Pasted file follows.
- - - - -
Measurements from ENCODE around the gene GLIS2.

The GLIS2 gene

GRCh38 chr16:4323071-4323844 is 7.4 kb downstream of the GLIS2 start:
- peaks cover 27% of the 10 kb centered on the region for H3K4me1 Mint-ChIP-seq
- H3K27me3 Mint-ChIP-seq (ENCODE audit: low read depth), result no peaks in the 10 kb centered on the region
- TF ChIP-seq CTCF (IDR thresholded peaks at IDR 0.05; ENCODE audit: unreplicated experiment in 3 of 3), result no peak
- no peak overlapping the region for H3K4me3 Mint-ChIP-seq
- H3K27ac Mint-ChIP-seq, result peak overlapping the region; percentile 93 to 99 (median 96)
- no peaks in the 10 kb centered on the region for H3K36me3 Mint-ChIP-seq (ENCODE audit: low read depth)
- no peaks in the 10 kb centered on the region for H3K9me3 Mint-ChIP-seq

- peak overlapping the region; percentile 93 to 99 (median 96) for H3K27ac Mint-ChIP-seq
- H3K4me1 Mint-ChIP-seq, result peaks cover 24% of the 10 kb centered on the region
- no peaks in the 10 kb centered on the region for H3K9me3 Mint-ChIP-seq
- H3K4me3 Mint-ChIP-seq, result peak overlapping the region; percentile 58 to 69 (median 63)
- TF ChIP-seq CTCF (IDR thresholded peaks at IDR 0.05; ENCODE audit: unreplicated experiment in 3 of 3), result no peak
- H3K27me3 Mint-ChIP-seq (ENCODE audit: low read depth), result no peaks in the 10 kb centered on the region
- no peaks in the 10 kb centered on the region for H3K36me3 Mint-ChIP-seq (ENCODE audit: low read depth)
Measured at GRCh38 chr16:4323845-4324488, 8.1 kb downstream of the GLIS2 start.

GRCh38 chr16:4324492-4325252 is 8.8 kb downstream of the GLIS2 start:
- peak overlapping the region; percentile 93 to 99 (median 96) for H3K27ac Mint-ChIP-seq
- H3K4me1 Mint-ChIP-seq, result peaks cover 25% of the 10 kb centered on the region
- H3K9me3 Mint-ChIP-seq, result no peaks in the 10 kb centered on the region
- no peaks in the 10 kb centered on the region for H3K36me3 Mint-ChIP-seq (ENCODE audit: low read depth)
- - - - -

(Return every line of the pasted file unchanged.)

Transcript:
Measurements from ENCODE around the gene GLIS2.

The GLIS2 gene

GRCh38 chr16:4323071-4323844 is 7.4 kb downstream of the GLIS2 start:
- peaks cover 27% of the 10 kb centered on the region for H3K4me1 Mint-ChIP-seq
- H3K27me3 Mint-ChIP-seq (ENCODE audit: low read depth), result no peaks in the 10 kb centered on the region
- TF ChIP-seq CTCF (IDR thresholded peaks at IDR 0.05; ENCODE audit: unreplicated experiment in 3 of 3), result no peak
- no peak overlapping the region for H3K4me3 Mint-ChIP-seq
- H3K27ac Mint-ChIP-seq, result peak overlapping the region; percentile 93 to 99 (median 96)
- no peaks in the 10 kb centered on the region for H3K36me3 Mint-ChIP-seq (ENCODE audit: low read depth)
- no peaks in the 10 kb centered on the region for H3K9me3 Mint-ChIP-seq

- peak overlapping the region; percentile 93 to 99 (median 96) for H3K27ac Mint-ChIP-seq
- H3K4me1 Mint-ChIP-seq, result peaks cover 24% of the 10 kb centered on the region
- no peaks in the 10 kb centered on the region for H3K9me3 Mint-ChIP-seq
- H3K4me3 Mint-ChIP-seq, result peak overlapping the region; percentile 58 to 69 (median 63)
- TF ChIP-seq CTCF (IDR thresholded peaks at IDR 0.05; ENCODE audit: unreplicated experiment in 3 of 3), result no peak
- H3K27me3 Mint-ChIP-seq (ENCODE audit: low read depth), result no peaks in the 10 kb centered on the region
- no peaks in the 10 kb centered on the region for H3K36me3 Mint-ChIP-seq (ENCODE audit: low read depth)
Measured at GRCh38 chr16:4323845-4324488, 8.1 kb downstream of the GLIS2 start.

GRCh38 chr16:4324492-4325252 is 8.8 kb downstream of the GLIS2 start:
- peak overlapping the region; percentile 93 to 99 (median 96) for H3K27ac Mint-ChIP-seq
- H3K4me1 Mint-ChIP-seq, result peaks cover 25% of the 10 kb centered on the region
- H3K9me3 Mint-ChIP-seq, result no peaks in the 10 kb centered on the region
- no peaks in the 10 kb centered on the region for H3K36me3 Mint-ChIP-seq (ENCODE audit: low read depth)